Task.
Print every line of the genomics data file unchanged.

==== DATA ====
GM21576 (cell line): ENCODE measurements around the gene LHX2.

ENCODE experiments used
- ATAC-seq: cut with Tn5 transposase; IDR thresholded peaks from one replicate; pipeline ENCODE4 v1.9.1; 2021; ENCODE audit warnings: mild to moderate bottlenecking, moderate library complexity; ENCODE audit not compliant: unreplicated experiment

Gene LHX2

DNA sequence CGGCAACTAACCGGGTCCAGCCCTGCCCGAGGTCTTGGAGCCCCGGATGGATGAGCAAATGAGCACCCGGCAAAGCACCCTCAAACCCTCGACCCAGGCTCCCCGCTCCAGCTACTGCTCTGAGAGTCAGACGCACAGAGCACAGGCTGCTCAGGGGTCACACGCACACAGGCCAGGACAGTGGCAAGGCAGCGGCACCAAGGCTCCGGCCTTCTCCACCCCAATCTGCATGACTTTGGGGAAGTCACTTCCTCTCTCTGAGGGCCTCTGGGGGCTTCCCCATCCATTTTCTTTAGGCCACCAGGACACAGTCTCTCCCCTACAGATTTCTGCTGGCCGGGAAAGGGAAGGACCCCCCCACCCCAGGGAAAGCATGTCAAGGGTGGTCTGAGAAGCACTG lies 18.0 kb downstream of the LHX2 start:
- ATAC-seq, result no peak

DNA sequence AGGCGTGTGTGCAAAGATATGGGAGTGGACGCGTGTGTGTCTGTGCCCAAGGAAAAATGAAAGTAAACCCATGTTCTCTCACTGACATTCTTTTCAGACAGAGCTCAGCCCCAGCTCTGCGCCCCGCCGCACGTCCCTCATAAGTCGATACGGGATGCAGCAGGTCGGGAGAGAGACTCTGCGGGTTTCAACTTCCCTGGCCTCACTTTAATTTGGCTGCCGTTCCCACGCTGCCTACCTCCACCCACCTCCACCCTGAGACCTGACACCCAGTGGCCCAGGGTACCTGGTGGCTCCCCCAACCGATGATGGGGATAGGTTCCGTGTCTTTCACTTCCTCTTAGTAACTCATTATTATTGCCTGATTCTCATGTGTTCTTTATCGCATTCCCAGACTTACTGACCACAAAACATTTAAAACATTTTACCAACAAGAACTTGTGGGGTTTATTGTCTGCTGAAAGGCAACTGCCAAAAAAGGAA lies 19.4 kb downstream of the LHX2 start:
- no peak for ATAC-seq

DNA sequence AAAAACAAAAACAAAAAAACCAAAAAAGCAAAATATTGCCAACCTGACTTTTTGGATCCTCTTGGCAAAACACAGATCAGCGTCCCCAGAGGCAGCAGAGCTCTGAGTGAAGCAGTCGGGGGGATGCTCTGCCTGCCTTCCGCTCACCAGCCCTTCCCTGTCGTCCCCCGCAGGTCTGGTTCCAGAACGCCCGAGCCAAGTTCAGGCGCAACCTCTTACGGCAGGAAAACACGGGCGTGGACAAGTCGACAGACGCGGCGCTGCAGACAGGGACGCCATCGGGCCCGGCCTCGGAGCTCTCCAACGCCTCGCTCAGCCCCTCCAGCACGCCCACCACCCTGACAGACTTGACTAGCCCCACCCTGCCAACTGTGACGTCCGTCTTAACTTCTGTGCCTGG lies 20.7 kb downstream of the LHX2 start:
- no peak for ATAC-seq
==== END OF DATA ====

GM21576 (cell line): ENCODE measurements around the gene LHX2.

ENCODE experiments used
- ATAC-seq: cut with Tn5 transposase; IDR thresholded peaks from one replicate; pipeline ENCODE4 v1.9.1; 2021; ENCODE audit warnings: mild to moderate bottlenecking, moderate library complexity; ENCODE audit not compliant: unreplicated experiment

Gene LHX2

DNA sequence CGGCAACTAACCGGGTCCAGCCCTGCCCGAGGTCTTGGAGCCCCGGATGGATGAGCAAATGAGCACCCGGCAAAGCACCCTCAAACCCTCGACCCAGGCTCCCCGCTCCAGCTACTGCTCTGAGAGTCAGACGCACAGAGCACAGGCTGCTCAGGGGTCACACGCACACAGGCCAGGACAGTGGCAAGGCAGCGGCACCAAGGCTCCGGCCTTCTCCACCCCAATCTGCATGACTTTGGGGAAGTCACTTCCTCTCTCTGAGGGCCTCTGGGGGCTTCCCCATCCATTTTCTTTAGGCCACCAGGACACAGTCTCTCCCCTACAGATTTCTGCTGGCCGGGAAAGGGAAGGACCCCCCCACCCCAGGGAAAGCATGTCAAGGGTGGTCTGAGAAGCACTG lies 18.0 kb downstream of the LHX2 start:
- ATAC-seq, result no peak

DNA sequence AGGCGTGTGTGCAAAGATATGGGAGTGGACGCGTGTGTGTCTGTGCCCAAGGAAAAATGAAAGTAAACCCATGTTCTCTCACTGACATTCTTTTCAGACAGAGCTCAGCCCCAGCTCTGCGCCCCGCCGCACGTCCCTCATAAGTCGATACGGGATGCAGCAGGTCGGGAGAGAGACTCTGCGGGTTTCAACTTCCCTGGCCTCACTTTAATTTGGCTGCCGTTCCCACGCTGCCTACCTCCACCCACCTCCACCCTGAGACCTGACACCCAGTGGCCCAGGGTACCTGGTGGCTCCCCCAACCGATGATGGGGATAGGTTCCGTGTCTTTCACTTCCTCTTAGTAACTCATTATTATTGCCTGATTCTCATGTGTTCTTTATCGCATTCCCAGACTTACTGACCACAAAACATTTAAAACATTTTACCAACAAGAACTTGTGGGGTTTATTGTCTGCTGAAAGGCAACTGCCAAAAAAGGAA lies 19.4 kb downstream of the LHX2 start:
- no peak for ATAC-seq

DNA sequence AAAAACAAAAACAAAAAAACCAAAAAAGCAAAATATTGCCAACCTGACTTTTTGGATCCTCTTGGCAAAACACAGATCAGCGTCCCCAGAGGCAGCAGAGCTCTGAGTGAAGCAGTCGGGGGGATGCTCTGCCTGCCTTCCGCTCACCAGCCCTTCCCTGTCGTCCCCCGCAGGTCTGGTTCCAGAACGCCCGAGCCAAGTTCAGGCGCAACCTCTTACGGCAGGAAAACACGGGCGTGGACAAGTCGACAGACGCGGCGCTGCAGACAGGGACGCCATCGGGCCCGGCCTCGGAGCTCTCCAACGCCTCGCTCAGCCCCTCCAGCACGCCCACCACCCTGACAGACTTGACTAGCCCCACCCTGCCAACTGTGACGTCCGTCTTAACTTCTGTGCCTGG lies 20.7 kb downstream of the LHX2 start:
- no peak for ATAC-seq